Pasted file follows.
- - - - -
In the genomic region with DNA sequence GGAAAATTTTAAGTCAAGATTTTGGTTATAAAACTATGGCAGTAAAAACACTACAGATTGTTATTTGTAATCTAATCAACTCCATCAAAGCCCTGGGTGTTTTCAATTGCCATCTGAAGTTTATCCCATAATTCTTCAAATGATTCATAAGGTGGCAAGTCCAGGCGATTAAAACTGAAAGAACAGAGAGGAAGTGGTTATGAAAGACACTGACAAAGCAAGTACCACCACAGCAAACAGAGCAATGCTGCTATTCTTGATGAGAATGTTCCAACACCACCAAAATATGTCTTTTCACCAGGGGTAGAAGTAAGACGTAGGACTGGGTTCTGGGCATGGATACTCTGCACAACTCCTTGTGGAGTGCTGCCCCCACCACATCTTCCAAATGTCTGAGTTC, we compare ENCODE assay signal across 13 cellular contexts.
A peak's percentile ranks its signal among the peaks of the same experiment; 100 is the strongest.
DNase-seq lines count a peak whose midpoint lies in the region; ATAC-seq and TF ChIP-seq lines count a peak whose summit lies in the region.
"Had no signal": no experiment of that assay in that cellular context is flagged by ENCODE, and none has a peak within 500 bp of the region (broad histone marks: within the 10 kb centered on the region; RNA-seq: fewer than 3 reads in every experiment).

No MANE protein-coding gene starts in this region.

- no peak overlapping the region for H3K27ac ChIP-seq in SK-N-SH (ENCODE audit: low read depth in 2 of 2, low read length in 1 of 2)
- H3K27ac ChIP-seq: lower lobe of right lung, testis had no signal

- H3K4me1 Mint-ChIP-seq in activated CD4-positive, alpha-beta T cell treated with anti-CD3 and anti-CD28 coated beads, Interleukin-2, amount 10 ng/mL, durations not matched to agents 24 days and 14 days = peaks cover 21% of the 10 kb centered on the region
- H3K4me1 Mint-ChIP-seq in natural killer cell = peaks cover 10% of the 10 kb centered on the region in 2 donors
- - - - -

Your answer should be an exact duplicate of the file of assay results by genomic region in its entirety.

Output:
In the genomic region with DNA sequence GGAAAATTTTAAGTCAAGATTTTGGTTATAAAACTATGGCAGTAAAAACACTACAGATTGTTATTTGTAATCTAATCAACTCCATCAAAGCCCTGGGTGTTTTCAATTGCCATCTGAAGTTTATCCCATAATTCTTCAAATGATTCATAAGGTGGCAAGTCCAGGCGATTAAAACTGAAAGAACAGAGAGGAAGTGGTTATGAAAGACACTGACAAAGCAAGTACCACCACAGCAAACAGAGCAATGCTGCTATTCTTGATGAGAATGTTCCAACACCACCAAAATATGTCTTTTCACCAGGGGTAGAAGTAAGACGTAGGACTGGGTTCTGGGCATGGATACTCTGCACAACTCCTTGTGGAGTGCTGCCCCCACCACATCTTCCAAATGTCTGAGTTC, we compare ENCODE assay signal across 13 cellular contexts.
A peak's percentile ranks its signal among the peaks of the same experiment; 100 is the strongest.
DNase-seq lines count a peak whose midpoint lies in the region; ATAC-seq and TF ChIP-seq lines count a peak whose summit lies in the region.
"Had no signal": no experiment of that assay in that cellular context is flagged by ENCODE, and none has a peak within 500 bp of the region (broad histone marks: within the 10 kb centered on the region; RNA-seq: fewer than 3 reads in every experiment).

No MANE protein-coding gene starts in this region.

- no peak overlapping the region for H3K27ac ChIP-seq in SK-N-SH (ENCODE audit: low read depth in 2 of 2, low read length in 1 of 2)
- H3K27ac ChIP-seq: lower lobe of right lung, testis had no signal

- H3K4me1 Mint-ChIP-seq in activated CD4-positive, alpha-beta T cell treated with anti-CD3 and anti-CD28 coated beads, Interleukin-2, amount 10 ng/mL, durations not matched to agents 24 days and 14 days = peaks cover 21% of the 10 kb centered on the region
- H3K4me1 Mint-ChIP-seq in natural killer cell = peaks cover 10% of the 10 kb centered on the region in 2 donors